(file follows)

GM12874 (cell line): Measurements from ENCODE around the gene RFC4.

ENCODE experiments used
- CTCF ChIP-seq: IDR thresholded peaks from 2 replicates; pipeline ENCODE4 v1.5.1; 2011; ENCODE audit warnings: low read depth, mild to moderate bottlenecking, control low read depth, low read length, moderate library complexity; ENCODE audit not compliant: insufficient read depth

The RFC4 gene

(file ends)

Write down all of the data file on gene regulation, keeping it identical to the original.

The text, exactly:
GM12874 (cell line): Measurements from ENCODE around the gene RFC4.

ENCODE experiments used
- CTCF ChIP-seq: IDR thresholded peaks from 2 replicates; pipeline ENCODE4 v1.5.1; 2011; ENCODE audit warnings: low read depth, mild to moderate bottlenecking, control low read depth, low read length, moderate library complexity; ENCODE audit not compliant: insufficient read depth

The RFC4 gene